Alternatively, a given set of vague material predicates, implicitly bound to ordinary contexts, must be stated more precisely and enlarged in many dialectical steps: Determining contexts more precisely provides more precise predicates to determine in turn contexts more precisely, and so on. Thus, in material science we have some kind of dialectical improvement of knowledge of materials, instead of logical combinatorics. And that is exactly why our list of contextual factors (sect. 3) was so full of assumptions based on present knowledge.

4.3 Inductivity

The difference between dispositional and non-dispositional (manifest) material predicates is not based on context dependence, but on the pragmatical difference between intended instances of attribution. By saying "x melts under contextual conditions y" I can either (a) describe the singular behavior of x in a certain context y or (b) express my expectation that x will always melt whenever it is exposed to contextual conditions of kind y. The so called theoretical or law-like character of dispositional predicates does not arise from their nonderivableness from fictional basic predicates (as Carnap put it), but from the inductive usage which shifts from (a) to (b). If an empirical statement F(x) means that we can experience F with x, whenever we want, then there is no empirical predicate without inductive use. But that does not mean, that F is not empirical, otherwise there would be no empirical predicate and no empirical science at all. F is empirical, just because the intended instances of attributing F are empirical contexts.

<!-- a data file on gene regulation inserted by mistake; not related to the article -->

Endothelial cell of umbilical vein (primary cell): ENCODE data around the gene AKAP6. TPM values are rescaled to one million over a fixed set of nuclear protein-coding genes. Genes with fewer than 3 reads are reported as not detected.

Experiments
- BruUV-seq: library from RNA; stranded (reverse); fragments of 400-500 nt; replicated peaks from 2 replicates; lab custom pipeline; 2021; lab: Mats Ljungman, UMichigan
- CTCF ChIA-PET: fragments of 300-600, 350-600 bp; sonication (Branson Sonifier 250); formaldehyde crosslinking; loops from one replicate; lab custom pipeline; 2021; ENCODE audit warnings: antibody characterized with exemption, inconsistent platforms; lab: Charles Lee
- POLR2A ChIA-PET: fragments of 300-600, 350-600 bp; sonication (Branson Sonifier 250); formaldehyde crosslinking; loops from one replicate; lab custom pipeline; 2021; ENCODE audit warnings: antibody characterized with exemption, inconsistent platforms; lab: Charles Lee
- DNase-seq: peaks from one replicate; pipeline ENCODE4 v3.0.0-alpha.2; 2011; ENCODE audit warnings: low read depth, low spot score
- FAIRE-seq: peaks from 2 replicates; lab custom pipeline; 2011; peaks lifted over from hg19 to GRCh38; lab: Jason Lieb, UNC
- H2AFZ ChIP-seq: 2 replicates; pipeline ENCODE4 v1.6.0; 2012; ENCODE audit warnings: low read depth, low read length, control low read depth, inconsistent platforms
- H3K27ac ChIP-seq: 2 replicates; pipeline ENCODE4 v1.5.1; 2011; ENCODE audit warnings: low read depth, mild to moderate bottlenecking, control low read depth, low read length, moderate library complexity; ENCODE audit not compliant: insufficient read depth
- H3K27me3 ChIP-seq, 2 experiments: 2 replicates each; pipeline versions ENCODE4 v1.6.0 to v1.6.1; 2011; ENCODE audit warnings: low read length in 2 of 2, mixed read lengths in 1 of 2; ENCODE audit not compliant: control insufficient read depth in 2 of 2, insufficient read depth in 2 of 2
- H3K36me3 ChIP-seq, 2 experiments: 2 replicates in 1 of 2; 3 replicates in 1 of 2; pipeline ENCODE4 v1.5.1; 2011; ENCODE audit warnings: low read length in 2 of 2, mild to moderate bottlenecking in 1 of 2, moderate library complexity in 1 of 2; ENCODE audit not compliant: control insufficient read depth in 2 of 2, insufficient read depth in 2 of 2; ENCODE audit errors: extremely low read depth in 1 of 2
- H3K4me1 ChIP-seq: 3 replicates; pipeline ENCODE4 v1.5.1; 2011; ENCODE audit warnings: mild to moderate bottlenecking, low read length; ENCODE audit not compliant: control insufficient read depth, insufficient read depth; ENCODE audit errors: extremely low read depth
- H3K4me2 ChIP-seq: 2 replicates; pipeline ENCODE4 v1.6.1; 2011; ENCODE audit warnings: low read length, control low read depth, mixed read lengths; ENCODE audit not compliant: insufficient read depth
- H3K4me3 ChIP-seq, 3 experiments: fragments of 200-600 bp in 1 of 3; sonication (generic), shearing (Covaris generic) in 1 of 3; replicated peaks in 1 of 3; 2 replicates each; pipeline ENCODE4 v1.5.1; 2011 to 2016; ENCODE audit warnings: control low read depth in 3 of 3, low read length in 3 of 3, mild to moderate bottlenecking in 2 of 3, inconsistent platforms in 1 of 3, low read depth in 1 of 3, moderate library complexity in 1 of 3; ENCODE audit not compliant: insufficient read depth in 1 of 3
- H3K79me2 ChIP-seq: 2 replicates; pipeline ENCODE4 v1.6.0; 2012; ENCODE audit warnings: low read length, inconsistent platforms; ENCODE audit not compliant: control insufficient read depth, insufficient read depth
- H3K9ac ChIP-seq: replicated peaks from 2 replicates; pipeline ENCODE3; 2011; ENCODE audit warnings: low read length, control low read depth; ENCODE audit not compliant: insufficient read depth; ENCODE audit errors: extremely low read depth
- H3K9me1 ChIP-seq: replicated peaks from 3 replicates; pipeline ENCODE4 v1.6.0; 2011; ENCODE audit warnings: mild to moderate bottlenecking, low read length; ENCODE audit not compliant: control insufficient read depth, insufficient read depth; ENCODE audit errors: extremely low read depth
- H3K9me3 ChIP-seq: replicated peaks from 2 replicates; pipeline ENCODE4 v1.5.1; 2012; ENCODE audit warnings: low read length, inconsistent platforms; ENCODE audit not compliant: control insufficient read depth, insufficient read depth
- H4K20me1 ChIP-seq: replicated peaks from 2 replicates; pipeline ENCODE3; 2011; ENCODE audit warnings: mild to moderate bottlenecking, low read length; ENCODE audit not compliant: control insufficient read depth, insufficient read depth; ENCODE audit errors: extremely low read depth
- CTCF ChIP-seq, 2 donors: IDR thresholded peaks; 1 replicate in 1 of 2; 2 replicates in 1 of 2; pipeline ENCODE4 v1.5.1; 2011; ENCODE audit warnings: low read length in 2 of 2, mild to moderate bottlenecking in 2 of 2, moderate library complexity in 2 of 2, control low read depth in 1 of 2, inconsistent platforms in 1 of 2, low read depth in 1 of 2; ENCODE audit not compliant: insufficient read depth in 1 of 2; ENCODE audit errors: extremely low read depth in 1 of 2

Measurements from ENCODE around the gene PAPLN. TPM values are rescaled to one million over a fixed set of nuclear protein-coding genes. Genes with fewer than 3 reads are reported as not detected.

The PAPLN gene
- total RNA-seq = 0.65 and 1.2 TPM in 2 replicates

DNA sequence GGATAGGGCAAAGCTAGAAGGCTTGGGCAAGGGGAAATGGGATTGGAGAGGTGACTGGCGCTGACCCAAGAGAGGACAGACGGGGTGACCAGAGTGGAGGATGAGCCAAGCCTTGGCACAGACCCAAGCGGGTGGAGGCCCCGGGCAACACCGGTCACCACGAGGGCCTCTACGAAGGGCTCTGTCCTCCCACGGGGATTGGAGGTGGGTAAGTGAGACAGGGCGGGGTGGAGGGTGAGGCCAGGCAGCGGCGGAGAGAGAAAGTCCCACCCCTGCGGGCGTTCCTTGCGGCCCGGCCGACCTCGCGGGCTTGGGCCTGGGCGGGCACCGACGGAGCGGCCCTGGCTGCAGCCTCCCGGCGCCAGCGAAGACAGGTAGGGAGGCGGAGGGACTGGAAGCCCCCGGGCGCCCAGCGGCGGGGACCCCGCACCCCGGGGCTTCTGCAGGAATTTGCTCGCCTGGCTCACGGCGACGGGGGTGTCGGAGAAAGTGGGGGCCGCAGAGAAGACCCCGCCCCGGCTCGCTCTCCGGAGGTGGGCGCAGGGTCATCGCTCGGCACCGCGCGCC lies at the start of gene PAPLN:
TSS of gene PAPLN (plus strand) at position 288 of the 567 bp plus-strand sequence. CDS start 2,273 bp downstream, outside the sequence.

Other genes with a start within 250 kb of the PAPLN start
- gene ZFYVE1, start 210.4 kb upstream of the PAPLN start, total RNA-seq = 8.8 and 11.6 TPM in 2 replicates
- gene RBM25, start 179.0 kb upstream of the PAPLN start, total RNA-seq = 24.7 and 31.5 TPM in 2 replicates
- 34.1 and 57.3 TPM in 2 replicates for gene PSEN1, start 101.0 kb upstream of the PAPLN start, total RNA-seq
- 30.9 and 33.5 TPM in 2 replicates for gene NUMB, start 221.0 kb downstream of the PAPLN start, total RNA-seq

4.4 Uncertainty